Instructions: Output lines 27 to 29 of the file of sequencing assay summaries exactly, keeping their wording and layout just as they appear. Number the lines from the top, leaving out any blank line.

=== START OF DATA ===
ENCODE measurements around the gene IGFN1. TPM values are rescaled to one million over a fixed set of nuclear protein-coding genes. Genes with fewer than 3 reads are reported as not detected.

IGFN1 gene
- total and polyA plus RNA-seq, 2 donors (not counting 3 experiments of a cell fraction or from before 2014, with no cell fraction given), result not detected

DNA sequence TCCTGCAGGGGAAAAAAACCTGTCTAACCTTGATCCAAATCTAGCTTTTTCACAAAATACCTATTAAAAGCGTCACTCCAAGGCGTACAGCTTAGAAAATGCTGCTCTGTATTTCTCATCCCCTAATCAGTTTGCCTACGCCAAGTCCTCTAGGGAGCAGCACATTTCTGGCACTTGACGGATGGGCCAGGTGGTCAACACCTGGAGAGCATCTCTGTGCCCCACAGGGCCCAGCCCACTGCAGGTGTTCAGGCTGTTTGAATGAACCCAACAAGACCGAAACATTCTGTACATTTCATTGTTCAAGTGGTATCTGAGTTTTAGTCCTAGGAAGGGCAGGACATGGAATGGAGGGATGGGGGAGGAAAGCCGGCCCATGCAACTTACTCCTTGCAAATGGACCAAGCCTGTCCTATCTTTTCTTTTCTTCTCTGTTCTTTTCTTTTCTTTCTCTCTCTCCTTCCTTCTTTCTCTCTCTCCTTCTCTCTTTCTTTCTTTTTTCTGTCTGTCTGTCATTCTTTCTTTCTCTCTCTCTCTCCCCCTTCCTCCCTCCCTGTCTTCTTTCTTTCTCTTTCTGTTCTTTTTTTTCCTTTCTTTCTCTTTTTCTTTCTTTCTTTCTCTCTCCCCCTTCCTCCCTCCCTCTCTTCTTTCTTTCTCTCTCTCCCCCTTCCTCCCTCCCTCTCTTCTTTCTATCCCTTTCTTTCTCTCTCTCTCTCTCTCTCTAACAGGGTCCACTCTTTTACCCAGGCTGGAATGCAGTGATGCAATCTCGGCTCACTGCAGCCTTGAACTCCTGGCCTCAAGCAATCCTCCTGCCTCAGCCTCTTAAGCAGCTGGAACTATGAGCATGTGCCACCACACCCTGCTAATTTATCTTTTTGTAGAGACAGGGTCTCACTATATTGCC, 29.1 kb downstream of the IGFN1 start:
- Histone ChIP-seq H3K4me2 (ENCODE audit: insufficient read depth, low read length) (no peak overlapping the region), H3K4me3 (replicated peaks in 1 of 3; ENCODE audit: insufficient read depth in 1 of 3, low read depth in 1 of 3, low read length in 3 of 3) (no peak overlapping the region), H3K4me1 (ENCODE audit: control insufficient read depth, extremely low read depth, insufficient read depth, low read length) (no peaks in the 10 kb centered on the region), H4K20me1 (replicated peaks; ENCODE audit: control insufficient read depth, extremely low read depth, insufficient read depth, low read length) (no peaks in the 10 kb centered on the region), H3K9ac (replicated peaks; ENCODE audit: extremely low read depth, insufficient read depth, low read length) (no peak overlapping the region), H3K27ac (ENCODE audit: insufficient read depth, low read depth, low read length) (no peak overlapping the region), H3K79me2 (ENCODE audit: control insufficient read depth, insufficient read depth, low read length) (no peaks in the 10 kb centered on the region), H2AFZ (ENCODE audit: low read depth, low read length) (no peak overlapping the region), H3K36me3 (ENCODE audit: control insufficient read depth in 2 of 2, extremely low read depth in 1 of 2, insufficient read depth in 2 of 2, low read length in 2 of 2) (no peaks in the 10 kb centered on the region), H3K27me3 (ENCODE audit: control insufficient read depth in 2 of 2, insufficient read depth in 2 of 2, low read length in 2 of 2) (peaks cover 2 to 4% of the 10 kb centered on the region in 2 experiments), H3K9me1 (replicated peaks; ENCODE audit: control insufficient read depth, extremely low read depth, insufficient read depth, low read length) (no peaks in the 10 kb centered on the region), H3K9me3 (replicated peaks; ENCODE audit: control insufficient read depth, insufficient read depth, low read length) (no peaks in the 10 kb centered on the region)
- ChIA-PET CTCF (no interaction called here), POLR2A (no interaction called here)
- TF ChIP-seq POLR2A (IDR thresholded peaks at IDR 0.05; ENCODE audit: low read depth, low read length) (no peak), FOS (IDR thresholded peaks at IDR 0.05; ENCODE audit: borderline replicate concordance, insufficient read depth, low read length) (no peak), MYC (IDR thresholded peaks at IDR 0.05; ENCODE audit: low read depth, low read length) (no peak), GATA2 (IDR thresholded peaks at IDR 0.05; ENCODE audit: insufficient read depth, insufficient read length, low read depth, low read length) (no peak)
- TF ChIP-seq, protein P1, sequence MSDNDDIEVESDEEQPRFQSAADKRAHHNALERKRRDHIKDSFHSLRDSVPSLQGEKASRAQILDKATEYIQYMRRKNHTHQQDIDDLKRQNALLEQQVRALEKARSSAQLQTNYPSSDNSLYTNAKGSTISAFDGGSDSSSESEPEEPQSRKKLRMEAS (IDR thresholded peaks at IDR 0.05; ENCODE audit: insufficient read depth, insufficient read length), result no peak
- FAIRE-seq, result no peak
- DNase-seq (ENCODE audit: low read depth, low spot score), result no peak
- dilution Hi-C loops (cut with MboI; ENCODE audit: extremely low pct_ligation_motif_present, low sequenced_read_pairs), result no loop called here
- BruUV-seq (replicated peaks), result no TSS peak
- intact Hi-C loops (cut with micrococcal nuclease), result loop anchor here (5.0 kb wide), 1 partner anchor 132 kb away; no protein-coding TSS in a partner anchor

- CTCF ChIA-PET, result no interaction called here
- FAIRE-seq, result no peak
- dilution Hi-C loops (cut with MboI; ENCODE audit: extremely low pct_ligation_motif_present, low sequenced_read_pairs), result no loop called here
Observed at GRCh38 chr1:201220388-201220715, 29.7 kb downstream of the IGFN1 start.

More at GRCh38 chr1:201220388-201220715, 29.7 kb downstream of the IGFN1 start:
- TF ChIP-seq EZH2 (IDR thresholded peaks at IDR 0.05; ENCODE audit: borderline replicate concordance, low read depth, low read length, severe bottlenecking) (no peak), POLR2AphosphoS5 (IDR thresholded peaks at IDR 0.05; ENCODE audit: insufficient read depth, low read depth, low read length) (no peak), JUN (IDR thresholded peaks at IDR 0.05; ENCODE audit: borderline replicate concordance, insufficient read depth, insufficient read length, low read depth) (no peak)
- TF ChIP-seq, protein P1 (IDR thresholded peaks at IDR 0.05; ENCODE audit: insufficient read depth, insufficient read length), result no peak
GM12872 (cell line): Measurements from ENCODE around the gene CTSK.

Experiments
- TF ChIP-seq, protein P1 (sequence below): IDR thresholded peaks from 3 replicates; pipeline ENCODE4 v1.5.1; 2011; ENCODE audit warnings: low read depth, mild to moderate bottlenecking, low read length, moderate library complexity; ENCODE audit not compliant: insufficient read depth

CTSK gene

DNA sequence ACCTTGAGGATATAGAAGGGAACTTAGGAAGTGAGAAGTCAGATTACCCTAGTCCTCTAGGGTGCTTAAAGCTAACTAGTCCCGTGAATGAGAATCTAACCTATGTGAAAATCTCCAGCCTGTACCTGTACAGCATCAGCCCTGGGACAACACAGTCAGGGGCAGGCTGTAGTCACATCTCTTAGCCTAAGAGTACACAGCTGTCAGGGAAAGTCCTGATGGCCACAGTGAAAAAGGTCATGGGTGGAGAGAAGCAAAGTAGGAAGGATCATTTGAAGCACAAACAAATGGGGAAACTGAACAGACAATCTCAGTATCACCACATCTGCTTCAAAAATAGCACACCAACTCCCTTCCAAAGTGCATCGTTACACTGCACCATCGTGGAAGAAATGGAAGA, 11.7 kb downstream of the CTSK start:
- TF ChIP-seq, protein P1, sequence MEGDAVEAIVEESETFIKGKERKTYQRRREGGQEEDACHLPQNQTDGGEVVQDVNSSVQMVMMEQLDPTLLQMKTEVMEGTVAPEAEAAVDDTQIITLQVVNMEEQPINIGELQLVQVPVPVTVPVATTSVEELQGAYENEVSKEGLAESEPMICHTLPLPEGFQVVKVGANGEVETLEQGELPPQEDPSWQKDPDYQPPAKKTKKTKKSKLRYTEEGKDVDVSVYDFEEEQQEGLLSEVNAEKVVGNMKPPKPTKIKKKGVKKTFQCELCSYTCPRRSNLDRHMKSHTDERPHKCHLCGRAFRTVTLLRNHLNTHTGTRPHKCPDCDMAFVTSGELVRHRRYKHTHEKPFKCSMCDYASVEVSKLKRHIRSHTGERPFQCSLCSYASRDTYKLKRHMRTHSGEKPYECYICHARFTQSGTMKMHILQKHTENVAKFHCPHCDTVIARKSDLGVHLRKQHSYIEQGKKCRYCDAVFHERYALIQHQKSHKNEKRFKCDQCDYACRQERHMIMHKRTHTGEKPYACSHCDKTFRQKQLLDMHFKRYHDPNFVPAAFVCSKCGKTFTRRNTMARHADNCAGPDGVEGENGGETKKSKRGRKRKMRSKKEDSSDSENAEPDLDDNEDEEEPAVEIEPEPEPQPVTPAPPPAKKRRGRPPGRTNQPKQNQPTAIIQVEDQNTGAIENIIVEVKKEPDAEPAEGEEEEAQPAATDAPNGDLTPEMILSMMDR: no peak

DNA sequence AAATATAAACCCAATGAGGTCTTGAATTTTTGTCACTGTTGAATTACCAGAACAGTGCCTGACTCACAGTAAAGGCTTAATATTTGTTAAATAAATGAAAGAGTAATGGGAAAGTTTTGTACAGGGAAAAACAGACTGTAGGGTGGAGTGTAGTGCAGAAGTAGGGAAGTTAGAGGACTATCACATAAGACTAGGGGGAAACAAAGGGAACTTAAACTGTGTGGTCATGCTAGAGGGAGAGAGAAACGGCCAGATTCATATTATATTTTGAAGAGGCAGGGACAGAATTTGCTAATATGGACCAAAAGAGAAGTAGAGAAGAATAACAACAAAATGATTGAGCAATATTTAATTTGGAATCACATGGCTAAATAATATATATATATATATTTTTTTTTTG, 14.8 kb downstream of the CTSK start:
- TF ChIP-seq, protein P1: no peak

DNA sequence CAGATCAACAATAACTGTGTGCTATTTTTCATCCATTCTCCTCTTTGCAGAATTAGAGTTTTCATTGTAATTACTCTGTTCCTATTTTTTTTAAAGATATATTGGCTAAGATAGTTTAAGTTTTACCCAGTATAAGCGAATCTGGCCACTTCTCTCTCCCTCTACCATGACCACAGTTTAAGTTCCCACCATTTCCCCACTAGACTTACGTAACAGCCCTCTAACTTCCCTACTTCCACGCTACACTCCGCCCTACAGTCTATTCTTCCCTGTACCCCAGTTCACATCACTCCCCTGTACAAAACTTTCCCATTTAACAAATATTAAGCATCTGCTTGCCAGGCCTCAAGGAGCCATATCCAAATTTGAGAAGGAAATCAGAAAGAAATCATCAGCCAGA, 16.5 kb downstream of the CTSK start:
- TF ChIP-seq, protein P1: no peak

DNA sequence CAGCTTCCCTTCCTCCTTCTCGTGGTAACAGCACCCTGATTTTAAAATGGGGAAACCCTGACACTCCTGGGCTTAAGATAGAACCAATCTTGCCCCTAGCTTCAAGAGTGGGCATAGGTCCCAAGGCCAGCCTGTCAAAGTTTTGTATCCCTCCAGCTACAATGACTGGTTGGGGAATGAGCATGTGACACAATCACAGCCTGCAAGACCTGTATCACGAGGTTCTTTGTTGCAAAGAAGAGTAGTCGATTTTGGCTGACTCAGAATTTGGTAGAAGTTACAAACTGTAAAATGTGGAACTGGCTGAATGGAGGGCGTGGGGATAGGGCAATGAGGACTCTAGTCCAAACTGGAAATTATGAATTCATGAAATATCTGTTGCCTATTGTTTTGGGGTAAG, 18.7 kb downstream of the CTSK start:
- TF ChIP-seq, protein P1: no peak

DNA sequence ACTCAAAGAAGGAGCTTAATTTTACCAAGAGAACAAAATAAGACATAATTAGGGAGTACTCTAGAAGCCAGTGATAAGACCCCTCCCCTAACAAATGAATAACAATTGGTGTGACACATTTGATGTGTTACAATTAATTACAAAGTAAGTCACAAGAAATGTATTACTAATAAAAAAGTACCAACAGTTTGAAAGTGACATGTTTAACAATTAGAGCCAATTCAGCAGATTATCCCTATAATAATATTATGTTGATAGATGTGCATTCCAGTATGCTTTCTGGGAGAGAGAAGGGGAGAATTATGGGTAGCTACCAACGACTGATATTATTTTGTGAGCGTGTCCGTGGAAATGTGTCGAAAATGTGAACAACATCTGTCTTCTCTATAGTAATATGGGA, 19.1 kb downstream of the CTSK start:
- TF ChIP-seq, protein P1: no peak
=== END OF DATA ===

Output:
DNA sequence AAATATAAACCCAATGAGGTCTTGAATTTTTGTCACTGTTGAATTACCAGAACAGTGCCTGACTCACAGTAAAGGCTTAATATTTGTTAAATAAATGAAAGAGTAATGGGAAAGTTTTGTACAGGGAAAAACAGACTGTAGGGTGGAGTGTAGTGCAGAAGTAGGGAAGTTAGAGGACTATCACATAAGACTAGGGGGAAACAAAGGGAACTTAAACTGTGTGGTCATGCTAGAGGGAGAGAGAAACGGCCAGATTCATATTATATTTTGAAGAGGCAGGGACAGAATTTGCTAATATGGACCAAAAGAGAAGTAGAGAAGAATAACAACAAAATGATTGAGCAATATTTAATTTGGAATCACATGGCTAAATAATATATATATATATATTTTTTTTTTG, 14.8 kb downstream of the CTSK start:
- TF ChIP-seq, protein P1: no peak

DNA sequence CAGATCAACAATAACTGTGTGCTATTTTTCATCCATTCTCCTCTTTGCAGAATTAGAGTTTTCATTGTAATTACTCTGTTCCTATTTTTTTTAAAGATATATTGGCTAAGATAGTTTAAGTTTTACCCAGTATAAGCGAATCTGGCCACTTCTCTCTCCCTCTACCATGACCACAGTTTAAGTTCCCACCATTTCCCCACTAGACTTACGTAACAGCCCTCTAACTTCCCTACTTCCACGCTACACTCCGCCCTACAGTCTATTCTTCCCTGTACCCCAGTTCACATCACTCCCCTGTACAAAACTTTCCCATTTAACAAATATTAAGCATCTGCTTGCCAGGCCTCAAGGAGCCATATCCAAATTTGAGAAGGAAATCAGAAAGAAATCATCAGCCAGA, 16.5 kb downstream of the CTSK start: